Scammers Prey on Government Grant Confusion

“Congratulations! You’re eligible for a free government grant.  All you need to do is provide your checking account information so that the money can be wired directly into your account,” the caller says. Not so fast.money 150x150 Scammers Prey on Government Grant Confusion

How the Scam Works:

It starts like most phishing phone calls. You receive a phone call or voicemail informing you that you’re the lucky recipient of a government grant. The calls generally come from a number with a (202) area code, suggesting that they originate in Washington D.C. On the other end, the caller claims to be from a legitimate sounding source, such as the “Federal Grant Association” (a non-existent organization) and wants your checking account information so that the money can be wired directly into your account.

This classic government grant scam has been around for years and has remained a threat because most people are not familiar with the grant system and procedure, and consequently are not likely to see through fraudster inquiries.

How to Spot a Government Grant Scam:

  • Don’t give out your bank account information to anyone you don’t know. Always keep your bank account information confidential. Don’t share it unless you are familiar with the company and know why the information is necessary.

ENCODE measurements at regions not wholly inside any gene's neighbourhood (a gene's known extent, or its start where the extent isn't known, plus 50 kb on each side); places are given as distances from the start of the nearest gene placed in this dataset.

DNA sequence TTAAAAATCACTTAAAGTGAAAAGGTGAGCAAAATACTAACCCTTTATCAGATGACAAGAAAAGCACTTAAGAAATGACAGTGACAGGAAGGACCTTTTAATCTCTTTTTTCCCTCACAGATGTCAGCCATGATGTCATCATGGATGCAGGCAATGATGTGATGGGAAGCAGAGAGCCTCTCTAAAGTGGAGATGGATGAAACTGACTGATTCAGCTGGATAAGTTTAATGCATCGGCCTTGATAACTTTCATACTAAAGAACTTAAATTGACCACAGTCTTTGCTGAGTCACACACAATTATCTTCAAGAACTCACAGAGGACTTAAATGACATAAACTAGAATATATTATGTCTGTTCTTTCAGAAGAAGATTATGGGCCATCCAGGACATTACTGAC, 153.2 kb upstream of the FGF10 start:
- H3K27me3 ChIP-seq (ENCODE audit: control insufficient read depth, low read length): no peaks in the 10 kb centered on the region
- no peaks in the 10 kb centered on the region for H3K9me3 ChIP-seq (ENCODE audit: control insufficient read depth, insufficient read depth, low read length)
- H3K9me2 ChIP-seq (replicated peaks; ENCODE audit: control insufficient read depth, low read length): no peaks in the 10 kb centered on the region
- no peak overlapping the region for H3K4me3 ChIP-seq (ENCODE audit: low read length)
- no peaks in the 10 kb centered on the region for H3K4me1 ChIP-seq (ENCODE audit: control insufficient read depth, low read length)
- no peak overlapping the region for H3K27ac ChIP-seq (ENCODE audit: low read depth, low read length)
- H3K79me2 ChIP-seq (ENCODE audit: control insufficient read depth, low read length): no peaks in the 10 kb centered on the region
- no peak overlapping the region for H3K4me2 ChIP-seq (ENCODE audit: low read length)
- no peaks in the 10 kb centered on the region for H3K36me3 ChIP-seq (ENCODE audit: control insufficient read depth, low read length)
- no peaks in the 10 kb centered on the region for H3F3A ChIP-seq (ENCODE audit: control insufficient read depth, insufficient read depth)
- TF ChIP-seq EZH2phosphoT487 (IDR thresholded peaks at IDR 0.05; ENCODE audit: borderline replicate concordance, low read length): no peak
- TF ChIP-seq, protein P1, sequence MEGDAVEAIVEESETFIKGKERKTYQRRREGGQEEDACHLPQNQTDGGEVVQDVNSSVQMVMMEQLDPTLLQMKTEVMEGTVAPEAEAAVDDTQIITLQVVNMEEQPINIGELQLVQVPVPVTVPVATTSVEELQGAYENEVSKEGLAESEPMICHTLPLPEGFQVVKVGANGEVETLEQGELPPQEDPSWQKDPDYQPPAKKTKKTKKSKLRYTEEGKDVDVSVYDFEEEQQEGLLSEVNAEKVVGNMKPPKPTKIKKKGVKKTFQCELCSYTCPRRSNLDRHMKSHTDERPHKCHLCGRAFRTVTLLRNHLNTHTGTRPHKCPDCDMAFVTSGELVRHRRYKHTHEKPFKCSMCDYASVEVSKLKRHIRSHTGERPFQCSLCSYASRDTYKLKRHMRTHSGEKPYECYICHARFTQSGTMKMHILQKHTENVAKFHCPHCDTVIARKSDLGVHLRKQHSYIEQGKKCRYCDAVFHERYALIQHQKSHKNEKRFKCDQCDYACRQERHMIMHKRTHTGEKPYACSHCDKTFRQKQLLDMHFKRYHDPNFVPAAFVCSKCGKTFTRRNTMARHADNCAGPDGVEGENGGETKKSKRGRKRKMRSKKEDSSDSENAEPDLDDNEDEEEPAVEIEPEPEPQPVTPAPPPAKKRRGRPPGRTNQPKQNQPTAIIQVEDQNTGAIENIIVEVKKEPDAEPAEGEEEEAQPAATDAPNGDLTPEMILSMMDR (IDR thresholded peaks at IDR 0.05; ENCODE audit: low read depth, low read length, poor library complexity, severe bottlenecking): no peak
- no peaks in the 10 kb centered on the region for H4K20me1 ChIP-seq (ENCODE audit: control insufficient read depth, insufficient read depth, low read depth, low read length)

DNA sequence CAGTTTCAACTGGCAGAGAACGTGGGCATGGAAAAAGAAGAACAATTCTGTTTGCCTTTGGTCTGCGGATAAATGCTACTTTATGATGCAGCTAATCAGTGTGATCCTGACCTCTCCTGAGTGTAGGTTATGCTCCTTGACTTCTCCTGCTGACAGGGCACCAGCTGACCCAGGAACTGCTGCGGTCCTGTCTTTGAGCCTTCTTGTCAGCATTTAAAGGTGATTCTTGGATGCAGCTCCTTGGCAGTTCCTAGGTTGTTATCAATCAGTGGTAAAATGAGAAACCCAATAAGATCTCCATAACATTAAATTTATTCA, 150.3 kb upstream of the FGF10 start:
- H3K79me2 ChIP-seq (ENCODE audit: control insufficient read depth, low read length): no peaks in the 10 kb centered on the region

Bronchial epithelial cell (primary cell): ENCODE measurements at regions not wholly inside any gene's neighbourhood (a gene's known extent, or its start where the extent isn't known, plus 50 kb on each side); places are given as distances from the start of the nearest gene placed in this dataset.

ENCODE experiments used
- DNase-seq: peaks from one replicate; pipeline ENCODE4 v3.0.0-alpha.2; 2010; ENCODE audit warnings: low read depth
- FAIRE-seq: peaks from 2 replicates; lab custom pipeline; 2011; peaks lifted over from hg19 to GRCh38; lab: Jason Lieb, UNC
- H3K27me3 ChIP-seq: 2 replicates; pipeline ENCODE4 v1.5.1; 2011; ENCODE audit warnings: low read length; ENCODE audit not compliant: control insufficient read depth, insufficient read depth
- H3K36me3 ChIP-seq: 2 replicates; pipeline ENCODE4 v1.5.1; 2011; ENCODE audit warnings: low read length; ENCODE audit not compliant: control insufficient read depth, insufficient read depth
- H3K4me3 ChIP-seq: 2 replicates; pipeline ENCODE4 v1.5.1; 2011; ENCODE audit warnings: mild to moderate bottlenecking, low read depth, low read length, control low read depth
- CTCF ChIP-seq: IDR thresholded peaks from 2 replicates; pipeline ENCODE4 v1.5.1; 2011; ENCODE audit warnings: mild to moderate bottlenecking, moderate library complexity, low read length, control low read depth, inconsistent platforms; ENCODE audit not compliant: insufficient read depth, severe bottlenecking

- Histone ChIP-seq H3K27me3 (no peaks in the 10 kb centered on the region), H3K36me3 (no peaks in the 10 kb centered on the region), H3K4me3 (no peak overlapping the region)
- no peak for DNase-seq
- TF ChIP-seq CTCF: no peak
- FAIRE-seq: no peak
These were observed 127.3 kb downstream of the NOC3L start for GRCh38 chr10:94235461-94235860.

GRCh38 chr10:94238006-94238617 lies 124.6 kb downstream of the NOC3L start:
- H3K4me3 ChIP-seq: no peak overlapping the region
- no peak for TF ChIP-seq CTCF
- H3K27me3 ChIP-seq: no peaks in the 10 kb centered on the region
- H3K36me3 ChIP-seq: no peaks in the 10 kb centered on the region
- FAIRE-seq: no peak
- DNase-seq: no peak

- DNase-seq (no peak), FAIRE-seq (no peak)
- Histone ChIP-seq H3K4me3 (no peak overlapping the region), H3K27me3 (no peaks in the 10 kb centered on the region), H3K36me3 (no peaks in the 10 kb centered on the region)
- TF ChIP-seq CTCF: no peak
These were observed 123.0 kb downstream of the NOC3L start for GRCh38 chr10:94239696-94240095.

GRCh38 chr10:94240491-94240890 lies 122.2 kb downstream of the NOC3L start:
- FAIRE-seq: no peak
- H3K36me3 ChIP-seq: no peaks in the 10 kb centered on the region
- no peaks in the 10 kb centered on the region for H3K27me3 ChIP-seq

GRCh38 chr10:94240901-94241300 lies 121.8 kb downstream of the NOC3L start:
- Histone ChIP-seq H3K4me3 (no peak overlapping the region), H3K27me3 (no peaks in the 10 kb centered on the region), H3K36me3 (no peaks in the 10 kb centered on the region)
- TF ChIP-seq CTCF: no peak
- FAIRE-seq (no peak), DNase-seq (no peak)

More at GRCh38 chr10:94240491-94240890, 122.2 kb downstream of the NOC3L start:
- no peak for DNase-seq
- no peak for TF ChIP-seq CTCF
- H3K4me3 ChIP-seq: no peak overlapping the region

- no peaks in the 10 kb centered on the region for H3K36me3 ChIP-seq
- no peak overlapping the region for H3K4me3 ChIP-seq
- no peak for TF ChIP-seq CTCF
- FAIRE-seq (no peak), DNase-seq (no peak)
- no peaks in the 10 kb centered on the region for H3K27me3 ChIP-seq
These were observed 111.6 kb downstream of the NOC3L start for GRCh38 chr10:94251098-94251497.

• Don’t pay any money for a “free” government grant. If you have to pay money to claim a “free” government grant, it isn’t really free. A real government agency won’t ask you to pay a processing fee for a grant that you have already been awarded – or to pay for a list of grant-making institutions. The only official access point for all federal grant-making agencies is grants.gov.
  • Look-alikes aren’t the real thing. Just because the caller says they’re from the “Federal Grants Administration” doesn’t mean that they are. There is no such government agency. And although it may look like they’re calling from Washington, DC, they could be calling from anywhere in the world.
  • Take control of the calls you receive. If you want to reduce the number of telemarketing calls you receive, place your telephone number on the National Do Not Call Registry. To register online, visit donotcall.gov.
  • File a complaint with the FTC. If you think you may have been a victim of a government grant scam, file a complaint with the FTC online, or call toll-free, 1-877-FTC-HELP.

For More Information

To find out more about scams, check out BBB Scam Stopper.

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About Kelsey Owen

Kelsey Owen is the Communications and Marketing Coordinator for the Council of Better Business Bureaus based out of Arlington, VA. Kelsey graduated from Denison University with a degree in economics and communication and is currently pursuing a master's degree in media entrepreneurship.